After unveiling his latest collection at Paris Fashion Week over the weekend, iconic Japanese master Yohji Yamamoto sat down with i-D to reflect on his storied career. Talking “about a career and life lived without regrets and why his brand will die with him,” Yamamoto shed light on everything from “the rules of fashion” and his influence on designers to fast fashion, nostalgia, whether or not clothing qualifies as art, and much more.
An excerpt of the interview appears below while the piece can be read in its entirety over at i-D‘s website.
You have said that fashion had nothing to do with trends, what do you mean by that?
I never followed the rules of fashion. I always found short cuts, and paths that I created especially for myself. I wanted to oppose the system of trends and propose something new. When everyone says that something is beautiful, I don’t like it.
Do you feel like an artist?
I don’t know. I’ve always been very careful with the word “art.” What is art? Something that can pierce your heart and change your life? It is a precious word, it is dangerous to use it inappropriately. If fashion was art, it would not be in fashion.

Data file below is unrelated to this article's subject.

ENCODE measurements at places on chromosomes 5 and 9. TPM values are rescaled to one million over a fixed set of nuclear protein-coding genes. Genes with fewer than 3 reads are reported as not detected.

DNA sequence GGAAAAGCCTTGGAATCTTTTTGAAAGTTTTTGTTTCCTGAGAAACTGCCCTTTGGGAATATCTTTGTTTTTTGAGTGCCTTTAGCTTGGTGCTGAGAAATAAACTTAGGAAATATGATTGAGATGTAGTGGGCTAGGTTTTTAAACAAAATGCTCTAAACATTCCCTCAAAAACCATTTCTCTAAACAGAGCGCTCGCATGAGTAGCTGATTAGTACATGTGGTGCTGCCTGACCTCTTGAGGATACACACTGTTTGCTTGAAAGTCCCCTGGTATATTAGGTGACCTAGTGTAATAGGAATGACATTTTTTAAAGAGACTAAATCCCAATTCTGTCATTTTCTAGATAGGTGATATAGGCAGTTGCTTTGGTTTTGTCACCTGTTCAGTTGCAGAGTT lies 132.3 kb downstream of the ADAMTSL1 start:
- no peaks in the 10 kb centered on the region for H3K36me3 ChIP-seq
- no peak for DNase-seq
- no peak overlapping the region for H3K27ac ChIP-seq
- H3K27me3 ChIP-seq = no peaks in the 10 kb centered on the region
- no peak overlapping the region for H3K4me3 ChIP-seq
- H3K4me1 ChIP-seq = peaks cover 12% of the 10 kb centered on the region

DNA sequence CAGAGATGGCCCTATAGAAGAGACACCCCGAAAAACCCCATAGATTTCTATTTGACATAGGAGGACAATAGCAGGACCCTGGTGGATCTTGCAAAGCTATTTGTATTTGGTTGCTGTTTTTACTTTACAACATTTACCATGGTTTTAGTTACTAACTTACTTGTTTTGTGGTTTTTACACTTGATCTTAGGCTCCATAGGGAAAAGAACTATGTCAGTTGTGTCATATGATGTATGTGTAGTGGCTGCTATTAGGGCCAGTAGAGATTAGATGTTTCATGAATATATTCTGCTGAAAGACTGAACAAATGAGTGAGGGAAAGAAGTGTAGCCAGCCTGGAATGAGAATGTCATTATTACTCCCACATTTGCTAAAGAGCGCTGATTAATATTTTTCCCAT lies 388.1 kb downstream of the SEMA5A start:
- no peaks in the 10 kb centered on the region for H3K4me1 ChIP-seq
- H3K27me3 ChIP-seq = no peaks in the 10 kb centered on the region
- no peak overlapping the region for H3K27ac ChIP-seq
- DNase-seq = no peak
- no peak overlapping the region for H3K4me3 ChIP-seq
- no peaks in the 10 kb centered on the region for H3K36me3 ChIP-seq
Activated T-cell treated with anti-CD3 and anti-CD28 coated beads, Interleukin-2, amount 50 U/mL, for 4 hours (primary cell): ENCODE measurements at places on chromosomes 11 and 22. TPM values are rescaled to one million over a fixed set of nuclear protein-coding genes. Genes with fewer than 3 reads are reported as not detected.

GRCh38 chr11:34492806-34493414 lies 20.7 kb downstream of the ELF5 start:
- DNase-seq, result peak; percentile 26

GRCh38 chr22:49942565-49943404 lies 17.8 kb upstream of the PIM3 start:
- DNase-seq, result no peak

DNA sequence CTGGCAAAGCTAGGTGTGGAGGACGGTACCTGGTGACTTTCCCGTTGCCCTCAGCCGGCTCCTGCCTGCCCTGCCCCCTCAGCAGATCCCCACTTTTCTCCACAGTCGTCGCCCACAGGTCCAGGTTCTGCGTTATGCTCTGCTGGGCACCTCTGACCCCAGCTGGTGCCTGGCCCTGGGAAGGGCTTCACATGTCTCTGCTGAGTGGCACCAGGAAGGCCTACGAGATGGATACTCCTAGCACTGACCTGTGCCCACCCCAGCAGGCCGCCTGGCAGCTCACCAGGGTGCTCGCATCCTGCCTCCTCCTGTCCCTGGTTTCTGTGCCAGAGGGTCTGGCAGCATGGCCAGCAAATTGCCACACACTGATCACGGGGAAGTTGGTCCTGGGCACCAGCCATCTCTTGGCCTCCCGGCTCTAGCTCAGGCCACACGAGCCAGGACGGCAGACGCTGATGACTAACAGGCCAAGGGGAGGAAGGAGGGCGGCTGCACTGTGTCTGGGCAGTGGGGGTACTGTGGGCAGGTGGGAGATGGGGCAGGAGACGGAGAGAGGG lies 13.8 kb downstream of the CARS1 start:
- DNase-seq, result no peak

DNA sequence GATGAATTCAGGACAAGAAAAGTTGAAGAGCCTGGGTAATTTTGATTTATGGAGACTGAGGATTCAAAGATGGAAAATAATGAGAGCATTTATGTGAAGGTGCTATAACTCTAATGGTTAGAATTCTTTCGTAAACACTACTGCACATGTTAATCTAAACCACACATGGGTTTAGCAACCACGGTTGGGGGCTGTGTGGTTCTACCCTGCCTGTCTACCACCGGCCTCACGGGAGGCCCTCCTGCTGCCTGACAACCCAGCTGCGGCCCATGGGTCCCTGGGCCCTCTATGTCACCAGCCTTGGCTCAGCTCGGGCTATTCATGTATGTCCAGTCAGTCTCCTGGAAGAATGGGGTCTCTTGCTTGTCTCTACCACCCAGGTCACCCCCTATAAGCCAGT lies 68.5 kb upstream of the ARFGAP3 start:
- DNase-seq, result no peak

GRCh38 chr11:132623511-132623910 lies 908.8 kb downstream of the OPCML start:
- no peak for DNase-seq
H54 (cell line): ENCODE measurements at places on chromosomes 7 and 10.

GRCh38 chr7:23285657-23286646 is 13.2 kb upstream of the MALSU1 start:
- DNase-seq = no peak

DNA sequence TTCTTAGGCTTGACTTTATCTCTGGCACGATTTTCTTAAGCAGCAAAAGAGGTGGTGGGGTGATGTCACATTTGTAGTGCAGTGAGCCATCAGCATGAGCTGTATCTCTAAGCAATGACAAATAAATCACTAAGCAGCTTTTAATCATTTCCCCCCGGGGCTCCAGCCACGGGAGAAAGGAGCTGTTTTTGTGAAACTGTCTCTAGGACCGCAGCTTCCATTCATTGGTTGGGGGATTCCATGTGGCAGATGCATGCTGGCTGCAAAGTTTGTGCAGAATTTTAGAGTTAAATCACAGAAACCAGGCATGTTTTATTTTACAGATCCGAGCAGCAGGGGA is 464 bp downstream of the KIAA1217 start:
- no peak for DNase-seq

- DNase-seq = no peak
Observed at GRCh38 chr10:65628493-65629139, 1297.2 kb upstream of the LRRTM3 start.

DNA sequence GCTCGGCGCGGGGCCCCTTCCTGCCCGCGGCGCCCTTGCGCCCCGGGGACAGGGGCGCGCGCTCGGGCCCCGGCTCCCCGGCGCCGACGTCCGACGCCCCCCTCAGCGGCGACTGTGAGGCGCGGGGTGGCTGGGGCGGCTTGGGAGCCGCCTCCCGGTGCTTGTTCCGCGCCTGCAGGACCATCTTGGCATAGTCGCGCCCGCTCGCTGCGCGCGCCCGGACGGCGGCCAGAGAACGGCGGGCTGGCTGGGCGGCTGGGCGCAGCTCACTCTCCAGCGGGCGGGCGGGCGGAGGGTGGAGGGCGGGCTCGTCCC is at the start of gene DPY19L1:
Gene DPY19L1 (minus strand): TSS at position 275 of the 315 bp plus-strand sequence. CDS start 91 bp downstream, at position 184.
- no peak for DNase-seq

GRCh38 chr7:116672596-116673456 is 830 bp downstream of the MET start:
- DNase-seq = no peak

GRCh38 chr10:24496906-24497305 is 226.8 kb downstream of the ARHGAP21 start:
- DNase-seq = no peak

Has fashion never been an art?
No, never. It is always clothes.
Do you think the fashion world has changed a lot since you started?
Yes, fast fashion ruined everything. People waste clothing. They buy and buy, sometimes without even wearing it, and ultimately end up swinging it in the trash. It is pollution. Even some products that are used to make the clothes are toxic. There is already so much unnecessary waste in the world. How many planes are flying in the sky right now? The earth is becoming warmer. She is angry. We should really think about how to better manage our industry. I am not an environmentalist, but for some time I have felt very strongly that the earth is angry. We need everyone to calm down. Do not rush. It’s tiring — those people who always want more. Money is a boring thing, don’t you think? Something that is meant to bring comfort is making people uncomfortable.